Some stories are magical. We have tracked the growth of Dr Rami Ranger for several years now, and we find his entrepreneurial journey has been nothing less than extraordinary and staggering. For a man who emigrated to the U.K. about four decades ago and started a business many years later with a capital of two pounds, his story is both awe-inspiring and rare. You may even have to pinch yourself to believe that here is an Indian who started out inside a shed, and today is chairman of a firm—Sun Mark Ltd.—that has received the Queen’s Award for Enterprise for a fifth year in a row. No other British firm, including NRI-owned one in Britain, has this kind of an impressive track record (not even of winning four years in a row).
British Business and Energy Minister the Rt. Hon. Michael Fallon MP has said that “the Queen’s Awards for Enterprise are one of the most internationally-recognized and sought after awards that a U.K. business can achieve. They give companies prestige, an edge overseas and a well-deserved boost.” Sun Mark that incepted in 1995 distributes famous supermarket products to over 110 countries. The company represents top international brands like Unilever, Nestle, Heinz, Premier, Fox’s, Burton, PepsiCo and Kraft among others.
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More recently, Dr Ranger has been recognized as the Director of the Year (2012) for a Large Company in London and South East region by the Institute of Directors, U.K. It is a prestigious professional recognition by fellow directors in Britain.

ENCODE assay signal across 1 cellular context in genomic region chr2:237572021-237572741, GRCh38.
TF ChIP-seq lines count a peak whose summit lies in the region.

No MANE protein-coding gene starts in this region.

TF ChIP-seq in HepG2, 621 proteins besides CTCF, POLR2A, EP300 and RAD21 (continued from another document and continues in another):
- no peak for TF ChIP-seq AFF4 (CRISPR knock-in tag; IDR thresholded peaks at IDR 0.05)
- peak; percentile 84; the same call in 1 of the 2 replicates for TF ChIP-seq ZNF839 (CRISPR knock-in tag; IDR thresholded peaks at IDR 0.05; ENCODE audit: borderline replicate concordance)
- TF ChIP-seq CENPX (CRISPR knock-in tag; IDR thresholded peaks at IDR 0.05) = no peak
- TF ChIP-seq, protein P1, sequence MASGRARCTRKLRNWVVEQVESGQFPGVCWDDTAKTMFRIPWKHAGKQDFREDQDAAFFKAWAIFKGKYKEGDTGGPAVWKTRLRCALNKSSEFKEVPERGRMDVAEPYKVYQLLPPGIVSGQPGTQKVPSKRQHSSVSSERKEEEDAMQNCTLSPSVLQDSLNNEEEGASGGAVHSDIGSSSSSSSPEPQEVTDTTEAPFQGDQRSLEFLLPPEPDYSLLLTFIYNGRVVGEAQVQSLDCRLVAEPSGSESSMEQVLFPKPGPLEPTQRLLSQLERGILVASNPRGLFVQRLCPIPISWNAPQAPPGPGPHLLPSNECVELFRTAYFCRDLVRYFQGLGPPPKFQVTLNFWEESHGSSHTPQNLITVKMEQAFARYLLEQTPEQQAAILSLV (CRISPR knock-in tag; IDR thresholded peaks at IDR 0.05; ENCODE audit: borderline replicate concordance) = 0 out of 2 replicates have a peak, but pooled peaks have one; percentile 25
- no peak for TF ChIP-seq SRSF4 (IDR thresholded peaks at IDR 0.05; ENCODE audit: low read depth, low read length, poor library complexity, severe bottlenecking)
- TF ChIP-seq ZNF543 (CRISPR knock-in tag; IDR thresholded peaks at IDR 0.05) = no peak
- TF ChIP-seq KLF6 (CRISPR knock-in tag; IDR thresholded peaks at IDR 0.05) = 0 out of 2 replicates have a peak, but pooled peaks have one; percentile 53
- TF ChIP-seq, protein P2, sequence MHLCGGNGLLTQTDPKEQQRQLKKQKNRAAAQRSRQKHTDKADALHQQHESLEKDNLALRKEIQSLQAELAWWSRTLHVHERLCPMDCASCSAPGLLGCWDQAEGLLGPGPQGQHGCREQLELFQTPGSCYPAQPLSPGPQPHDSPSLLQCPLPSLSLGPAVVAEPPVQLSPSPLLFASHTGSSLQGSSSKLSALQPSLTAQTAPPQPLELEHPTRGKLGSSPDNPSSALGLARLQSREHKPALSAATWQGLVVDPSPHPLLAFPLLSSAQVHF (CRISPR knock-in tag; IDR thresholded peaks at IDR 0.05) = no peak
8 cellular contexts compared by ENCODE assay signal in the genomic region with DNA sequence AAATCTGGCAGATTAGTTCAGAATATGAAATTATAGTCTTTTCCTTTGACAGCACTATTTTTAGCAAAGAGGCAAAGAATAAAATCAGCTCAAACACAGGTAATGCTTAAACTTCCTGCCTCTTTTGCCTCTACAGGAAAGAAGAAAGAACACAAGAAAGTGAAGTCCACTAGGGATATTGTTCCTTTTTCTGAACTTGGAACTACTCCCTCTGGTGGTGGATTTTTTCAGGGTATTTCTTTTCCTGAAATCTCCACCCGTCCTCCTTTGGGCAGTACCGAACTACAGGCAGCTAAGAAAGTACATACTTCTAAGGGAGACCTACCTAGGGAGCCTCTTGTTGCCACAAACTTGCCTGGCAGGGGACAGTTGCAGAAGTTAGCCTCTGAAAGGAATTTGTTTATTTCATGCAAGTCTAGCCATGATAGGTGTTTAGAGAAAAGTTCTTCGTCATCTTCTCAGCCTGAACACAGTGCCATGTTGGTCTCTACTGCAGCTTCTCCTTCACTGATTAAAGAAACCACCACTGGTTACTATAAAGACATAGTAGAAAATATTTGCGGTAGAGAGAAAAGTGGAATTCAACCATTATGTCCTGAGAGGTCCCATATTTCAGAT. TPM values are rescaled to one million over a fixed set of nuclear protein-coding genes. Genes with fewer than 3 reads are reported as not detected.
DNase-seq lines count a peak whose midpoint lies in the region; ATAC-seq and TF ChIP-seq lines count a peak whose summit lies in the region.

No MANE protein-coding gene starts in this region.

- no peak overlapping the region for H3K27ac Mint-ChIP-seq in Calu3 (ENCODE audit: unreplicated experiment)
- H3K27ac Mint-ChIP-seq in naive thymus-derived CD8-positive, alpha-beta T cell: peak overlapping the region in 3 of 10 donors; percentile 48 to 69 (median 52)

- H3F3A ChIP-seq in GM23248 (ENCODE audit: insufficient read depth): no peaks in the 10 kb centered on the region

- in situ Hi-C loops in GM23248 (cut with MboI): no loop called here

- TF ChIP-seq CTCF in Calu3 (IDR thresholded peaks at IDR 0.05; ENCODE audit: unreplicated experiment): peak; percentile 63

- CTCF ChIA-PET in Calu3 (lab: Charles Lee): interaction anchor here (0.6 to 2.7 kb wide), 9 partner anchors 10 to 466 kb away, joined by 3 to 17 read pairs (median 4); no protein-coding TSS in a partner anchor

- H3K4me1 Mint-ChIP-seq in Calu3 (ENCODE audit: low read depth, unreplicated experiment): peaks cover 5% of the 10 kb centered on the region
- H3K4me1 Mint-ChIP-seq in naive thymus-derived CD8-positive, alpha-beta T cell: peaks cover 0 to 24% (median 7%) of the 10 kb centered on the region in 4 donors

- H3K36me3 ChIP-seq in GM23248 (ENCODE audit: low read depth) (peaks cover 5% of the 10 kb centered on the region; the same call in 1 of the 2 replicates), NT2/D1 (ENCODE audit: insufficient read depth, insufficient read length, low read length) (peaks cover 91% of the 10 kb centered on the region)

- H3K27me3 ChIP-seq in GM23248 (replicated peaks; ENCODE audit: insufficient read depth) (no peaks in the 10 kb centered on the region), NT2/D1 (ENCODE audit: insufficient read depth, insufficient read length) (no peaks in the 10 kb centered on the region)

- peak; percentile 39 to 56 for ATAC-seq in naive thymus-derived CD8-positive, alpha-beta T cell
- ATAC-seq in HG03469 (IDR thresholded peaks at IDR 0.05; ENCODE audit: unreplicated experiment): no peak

Dr Ranger is involved with social and political platforms in the U.K. and with charity. He has set up the Shaheed Nanak Singh Foundation in the name of his father, whom he never saw. He was in his mother’s womb when his father was assassinated by separatist fanatics while trying to save the lives of 600 students of DAV School, Multan. The year was 1947, and India was in the throes of a painful partition. The foundation works with various sectors in India, including the armed forces, for improving lives.
Talking of U.K. and Indians, another extraordinary piece of news that has emerged is that Prince Charles’ 65th birthday party will be hosted at the Buckingham Palace by a London-based Indian billionaire couple. Entrepreneur-philanthropists Cyrus and Priya Vandrevala will splash out thousands of pounds on a concert by the Philharmonic Orchestra as part of a champagne reception. To think that Indians would one day fund the birthday of the heir to the British crown is quite fascinating and incredible.
Staying with entrepreneurs, we’ve an interview with the Washington-based founder of I-Create, Mr Harsh Bhargava. The not-for-profit creates entrepreneurs and spots talents mostly from India’s less privileged classes. The work is noble since it is about empowering the individual to become independent. Even someone of the caliber of former President APJ Abdul Kalam has noticed the power of I Create. He has said, “Entrepreneurship incubation institutions need to be developed all over India and the developing world.” President Kalam lauded I Create’s programme publicly and quoted the example of one of I Create entrepreneurs, Abdus Samad. He was a poor man from a village who, following on his I Create training, started a seed farm business 6 years ago. His business volume is Rs 10 crore today and 450 families earn livelihoods from his enterprise.
Let’s salute our entrepreneurs. Happy